Q&A with Danny Kaminsky, Director of THE DEAL

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Name a Horror character you relate to on a spiritual/personal level?
R.J. MacReady from John Carptenter’s The Thing. He rose to the challenge of an insane situation and managed to take back control. I only realized this recently but MacReady is exactly the kind of person you want with you when shit goes south.

You’ve gotta go through some bad ideas to get to the good ones. Tell us one of your bad ideas. How do you get past the bad ones to find your spark?
Every idea has merit, the tricky thing about developing a script is that you’re forced to take this thing you love and try to discover what’s wrong with it. The hope is that you can slowly develop something into its best version, but there’s always going to be setbacks and compromises so the best anyone can do is aim for perfection and appreciate where it actually falls.

Do you consider yourself part of a horror community?
Technically speaking – The Deal is more of a supernatural thriller than true horror. Don’t get me wrong – I love horror films and I’d be honored if a horror fan liked my movie, but I lack the true vocabulary to speak scary. I think horror buffs really revel in finding and referencing those classic horror tropes and I’d be lying if I said I knew what I was doing there, I just road the wave of suspense and tried to make something that felt exciting to me.

When you’re building the world of your film, where do you look for inspiration?
My divining rod is always pathos. I’m always trying to evoke that child in myself, trying to remember what it was about watching movies that would make me jump out of my seat with excitement – as long as I think that kid in me is being surprised and entertained, that’s all I need.

What would you do if you woke up inside of your film?
I probably wouldn’t know I’d woken up in the film. The scary thing about the type of manipulation my villain uses is that it’s pretty typical in the real world. The only difference is my hero had the confidence to confront his abuser – if it were me I don’t think I’d have that confidence, I’d probably watch my life get taken away piece by piece, unable to stop it.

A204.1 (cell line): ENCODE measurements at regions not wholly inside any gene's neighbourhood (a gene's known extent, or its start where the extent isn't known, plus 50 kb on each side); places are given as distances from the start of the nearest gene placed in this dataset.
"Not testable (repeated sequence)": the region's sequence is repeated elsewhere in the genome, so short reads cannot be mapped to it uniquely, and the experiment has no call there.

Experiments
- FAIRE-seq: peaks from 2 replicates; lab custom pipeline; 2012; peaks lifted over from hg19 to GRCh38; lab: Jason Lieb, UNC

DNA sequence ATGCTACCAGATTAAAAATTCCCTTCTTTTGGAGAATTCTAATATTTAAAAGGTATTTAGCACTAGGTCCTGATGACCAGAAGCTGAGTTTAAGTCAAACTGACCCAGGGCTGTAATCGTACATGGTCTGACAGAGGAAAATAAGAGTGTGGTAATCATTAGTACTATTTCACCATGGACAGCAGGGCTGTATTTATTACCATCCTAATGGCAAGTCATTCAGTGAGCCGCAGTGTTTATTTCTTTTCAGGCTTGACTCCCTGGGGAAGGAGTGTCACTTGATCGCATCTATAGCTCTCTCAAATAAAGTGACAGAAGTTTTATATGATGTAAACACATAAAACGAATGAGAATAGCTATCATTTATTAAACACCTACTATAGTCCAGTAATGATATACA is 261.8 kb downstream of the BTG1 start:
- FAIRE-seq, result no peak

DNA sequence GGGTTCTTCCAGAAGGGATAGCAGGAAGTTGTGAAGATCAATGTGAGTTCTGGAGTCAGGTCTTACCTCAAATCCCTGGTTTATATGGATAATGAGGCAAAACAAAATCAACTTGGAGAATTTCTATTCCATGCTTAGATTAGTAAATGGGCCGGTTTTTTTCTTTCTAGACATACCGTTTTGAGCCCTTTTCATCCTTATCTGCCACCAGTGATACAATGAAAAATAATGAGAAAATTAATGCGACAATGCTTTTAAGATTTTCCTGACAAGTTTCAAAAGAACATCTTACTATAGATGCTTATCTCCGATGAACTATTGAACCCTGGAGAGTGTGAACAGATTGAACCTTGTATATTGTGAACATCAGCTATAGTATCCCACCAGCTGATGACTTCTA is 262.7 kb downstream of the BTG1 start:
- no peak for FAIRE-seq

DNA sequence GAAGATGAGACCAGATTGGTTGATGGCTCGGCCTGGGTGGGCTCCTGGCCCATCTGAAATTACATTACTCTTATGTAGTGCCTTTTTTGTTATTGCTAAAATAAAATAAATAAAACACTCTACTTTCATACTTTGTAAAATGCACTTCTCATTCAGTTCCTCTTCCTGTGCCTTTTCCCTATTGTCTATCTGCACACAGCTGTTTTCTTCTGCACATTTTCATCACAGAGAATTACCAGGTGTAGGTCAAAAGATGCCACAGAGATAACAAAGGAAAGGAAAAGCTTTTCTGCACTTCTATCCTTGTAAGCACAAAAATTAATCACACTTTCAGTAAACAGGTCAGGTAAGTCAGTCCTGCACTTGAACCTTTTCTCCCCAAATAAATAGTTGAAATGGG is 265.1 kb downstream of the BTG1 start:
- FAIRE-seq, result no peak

Who would be on your ultimate horror villain squad?
I love that cinema is in a post-modern place, where we can take characters and things outside of their own films and see them in a different light – Alien vs. Predator. But for me I just want the villain to stay king of their castle – to be scary in the way they were intended. It’s too easy to take the piss outta things, it’s much harder to just respect the original intent.

Lightning round: Freddy or Jason? Stephen King or H.P. Lovecraft? Practical or CGI? Post Apocalypse or Pre Apocalypse?
The fact that I can’t bring myself to rewatch Nightmare on Elm Street as an adult probably says a lot about the staying power of Freddy.
I respect Lovecraft for being so bizarre and ahead of his time, but I grew up with Stephen King stories around every corner – those are the kinds of horror that I call home. The Deal is very much in the vain of Needful Things.
I’ve come up in the industry at a time when CGI is as commonplace as coffee on set, but I’m also incredible aware that the CGI – no matter how good – has a shelf life. It may seem cutting edge today but in 5 years time it’ll take you out of the film which is why practical is always better. If you rely more on the practical the occasional use of CGI sells more.
As for the Apocalypse – since we’re no doubt living in a version of one right now, I definitely long for the days before this, when we seemed to know what tomorrow would bring – may you live in interesting times, indeed.

How do you go about creating the props and sets for your film? How do you create objects that are relatable but unfamiliar?
The Deal is a very grounded film, so there’s no unusual objects or settings – and that’s the way I prefer it to be. I want my film to seem no different from your world, to believe that what you’re seeing might actually be happening somewhere.

What scares you, and does it inspire your storytelling?
As a child I think I had a fairly boisterous sense of imagination. While I certainly want this for my own children – it definitely opened the door to feeling such wild fears about the real world and make believe. As an adult I now see those fears as a right of passage, necessary concerns to experience before making your way in the world. Films, specifically horror/thriller can sometimes help people move past their very real fears and I want to continue to be part of that process.

And finally, Ghostface would like to know ‘What’s your favourite scary movie?’
Alien. I’m a sucker for a movie where the hero sees the danger, and is changed by it and becomes a thing to be feared herself. The power of that transformation is what keeps bringing me back for more.